One of the recent trends at cancer conferences that I have noticed has been the creative use of social media by some cancer and urology Society organizations such as AACR, ASCO, AUA and ASH to promote their events and communicate with attendees before, during and after conferences. It’s not all American organisations either, with some European societies also becoming increasingly digitally aware, including ESMO, EAU and EHA all gradually building an online presence beyond their websites.
With SoMe, we have also seen an uptick in digitally savvy attendees using tools such as Twitter to tweet snippets from different conference sessions, drive traffic to their posters, meet up with others at different sessions and generally engage in scientific or clinical discussions around various hot topics.
Last year, the American Urological Association (AUA) started nicely with baby steps, setting up Twitter and YouTube accounts and a fledgling Facebook page, although only the Twitter account was really active at the 2010 annual meeting.
Following on from that successful experiment, this year they are much more active on Twitter and Facebook, announcing events, press briefings, running competitions and responding promptly to attendees queries.
A bunch of us at a satellite society at the Grand Hyatt found ourselves without heat or wifi on Saturday, so we tweeted under the conference hashtag to alert the organisers over at the convention center. I personally was delighted that the temperature improved in the afternoon of the Society for Basic Urological Research (SBUR) meeting, as the frozen Tundra-temperatures shed an icy pall over the excellent morning presentations from Dr. Charles Sawyers and others. Tweeting polite feedback does bring results!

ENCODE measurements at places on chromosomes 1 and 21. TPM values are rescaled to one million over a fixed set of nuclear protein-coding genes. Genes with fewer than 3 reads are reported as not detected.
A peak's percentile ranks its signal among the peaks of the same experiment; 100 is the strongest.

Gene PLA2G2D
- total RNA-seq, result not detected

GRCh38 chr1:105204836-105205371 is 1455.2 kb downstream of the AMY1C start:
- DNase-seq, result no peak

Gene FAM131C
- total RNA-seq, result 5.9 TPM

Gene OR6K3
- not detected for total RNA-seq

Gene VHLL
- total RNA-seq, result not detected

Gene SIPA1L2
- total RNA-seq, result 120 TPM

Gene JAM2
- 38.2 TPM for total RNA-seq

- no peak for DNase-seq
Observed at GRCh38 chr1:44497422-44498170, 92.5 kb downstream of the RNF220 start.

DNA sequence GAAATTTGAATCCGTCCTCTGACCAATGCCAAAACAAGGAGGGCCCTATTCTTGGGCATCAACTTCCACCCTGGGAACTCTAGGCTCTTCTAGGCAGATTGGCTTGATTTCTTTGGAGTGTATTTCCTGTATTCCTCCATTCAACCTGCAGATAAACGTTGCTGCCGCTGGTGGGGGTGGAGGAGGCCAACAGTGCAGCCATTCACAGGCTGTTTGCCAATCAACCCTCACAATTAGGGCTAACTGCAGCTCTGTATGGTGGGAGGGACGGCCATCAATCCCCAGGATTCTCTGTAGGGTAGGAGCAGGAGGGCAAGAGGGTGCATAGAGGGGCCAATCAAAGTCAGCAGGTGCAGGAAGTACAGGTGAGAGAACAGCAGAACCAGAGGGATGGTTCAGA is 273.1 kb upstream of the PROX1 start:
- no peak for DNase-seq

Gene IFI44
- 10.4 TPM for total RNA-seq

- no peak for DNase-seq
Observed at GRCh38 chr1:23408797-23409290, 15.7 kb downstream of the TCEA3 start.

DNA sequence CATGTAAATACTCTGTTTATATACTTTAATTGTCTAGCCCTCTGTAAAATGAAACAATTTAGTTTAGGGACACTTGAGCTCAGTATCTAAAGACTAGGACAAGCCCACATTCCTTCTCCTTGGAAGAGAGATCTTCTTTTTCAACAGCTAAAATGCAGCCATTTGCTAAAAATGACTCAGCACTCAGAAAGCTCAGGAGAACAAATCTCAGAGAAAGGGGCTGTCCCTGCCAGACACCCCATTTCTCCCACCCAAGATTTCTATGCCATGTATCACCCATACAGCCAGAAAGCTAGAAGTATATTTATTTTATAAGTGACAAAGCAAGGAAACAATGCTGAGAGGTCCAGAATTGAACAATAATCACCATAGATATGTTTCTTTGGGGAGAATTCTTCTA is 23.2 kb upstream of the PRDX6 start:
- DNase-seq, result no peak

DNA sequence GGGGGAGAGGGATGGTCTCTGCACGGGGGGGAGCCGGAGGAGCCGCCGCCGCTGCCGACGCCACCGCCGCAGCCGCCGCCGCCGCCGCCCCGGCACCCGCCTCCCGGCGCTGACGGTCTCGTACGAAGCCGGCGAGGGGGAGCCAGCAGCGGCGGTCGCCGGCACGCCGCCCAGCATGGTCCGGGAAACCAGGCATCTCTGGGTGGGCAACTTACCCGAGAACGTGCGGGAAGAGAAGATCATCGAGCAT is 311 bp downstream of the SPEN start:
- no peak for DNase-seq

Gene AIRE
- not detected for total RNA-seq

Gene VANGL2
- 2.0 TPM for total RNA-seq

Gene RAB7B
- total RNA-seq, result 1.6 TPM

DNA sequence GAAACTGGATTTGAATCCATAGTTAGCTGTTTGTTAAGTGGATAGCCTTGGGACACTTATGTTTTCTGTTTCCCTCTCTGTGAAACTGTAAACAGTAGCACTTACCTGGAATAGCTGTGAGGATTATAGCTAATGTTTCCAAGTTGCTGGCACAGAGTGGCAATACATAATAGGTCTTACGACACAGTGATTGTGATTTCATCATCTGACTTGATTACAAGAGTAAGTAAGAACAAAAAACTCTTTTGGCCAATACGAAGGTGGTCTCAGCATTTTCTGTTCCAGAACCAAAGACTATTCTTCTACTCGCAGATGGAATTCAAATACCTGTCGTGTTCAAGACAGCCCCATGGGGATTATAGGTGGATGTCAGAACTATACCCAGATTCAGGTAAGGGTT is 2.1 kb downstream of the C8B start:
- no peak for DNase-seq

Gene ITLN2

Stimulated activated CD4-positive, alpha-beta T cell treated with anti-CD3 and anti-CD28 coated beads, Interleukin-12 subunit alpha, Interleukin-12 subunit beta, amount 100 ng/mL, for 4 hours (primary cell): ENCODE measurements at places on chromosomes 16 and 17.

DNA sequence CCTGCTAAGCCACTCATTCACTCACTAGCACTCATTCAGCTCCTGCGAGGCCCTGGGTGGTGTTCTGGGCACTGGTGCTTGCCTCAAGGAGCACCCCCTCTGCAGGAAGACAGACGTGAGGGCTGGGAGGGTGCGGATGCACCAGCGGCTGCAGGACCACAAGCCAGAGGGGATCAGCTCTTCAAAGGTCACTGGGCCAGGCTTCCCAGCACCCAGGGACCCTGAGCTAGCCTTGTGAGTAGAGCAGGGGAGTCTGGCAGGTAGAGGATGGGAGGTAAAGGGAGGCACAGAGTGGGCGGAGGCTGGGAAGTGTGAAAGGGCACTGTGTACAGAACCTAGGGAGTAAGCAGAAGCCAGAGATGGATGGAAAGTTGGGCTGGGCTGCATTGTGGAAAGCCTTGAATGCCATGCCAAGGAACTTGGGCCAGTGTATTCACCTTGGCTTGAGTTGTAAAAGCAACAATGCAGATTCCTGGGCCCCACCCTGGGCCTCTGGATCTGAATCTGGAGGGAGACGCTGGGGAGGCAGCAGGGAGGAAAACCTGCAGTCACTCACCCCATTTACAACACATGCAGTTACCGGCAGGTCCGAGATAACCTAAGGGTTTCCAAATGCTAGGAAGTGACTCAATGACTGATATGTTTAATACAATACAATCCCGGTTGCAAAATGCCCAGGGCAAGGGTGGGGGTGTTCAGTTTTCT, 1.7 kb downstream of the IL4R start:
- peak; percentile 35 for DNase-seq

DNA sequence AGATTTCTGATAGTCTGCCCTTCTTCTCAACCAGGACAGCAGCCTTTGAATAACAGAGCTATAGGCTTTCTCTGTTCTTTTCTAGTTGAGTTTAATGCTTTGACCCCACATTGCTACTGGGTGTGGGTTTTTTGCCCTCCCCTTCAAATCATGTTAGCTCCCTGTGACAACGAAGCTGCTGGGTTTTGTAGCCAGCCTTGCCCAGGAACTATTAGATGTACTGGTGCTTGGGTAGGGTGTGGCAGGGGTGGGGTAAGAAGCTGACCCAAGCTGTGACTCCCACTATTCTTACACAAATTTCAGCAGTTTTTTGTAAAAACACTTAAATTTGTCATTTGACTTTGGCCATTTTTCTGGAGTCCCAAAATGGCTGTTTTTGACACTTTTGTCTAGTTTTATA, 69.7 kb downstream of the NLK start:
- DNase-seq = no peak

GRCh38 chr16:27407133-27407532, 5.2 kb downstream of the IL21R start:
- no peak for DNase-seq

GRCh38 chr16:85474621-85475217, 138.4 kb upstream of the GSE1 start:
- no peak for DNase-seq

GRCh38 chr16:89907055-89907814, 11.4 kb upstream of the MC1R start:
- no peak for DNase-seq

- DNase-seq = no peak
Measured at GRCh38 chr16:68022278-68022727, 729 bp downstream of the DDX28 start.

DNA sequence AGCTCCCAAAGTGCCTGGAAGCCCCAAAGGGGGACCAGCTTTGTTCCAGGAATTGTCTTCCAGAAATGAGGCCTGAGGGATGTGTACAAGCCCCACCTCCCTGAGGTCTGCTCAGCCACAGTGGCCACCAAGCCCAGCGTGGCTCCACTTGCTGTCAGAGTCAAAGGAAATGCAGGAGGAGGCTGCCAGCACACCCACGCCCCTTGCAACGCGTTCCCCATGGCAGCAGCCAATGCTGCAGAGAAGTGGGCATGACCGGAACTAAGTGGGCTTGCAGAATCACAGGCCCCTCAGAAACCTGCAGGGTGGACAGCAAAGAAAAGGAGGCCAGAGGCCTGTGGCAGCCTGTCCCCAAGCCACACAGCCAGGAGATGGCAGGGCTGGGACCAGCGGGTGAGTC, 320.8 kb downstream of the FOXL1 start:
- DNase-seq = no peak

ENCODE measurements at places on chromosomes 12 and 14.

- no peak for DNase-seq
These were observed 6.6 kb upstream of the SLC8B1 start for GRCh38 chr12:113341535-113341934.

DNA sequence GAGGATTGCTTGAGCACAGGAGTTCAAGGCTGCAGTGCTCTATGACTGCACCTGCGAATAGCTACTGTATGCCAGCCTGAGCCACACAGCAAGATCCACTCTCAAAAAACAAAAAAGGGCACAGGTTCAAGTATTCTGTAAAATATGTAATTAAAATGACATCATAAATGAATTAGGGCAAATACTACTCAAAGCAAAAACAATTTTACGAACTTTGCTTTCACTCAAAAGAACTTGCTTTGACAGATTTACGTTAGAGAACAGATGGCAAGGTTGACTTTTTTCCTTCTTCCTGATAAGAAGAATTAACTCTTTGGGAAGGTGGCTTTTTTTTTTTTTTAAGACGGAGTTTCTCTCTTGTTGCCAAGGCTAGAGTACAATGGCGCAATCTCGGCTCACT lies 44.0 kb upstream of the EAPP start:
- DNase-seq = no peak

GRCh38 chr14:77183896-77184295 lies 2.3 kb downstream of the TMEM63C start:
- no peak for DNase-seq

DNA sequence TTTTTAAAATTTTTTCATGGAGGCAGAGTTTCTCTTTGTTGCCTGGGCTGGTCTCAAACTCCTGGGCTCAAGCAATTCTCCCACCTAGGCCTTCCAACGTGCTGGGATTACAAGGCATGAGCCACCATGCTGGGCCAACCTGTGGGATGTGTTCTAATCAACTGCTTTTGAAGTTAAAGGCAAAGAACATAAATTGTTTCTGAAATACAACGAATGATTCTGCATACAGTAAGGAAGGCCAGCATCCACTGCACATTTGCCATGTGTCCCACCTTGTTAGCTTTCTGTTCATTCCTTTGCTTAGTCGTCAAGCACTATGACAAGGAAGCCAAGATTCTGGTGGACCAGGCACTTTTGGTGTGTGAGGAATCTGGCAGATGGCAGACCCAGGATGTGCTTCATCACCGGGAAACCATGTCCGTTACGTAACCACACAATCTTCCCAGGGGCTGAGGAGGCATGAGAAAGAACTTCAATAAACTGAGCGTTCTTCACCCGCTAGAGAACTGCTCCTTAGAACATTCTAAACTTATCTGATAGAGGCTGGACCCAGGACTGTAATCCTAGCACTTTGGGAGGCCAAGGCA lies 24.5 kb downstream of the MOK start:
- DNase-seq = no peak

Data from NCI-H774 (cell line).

Here’s the AUA Facebook page, which is actively managed, with photos, news, links and other interesting snippets:
There are also light booths around the convention centre advertising the Facebook page:
Another first was a training course over the weekend for physicians on how to use social media to market their urology practices was held for interested attendees. I thought this was a great idea and this is one area I expect to see grow as more urologists get involved with social media and incorporate the tools into their business marketing – engagement with people and potential patients can pay off in the long run.
Eventually, I think we will see more social media develop for learning opportunities especially in the CME environment or incorporated into more skills training, for example, to YouTube videos to explain surgical techniques and aftercare for patients. The start is a good one, but we’re only just seeing the tip of the iceberg begin to emerge.
Meanwhile, thanks to Wendy and Dana at AUA for a job well done on social media at the 2011 annual meeting in DC!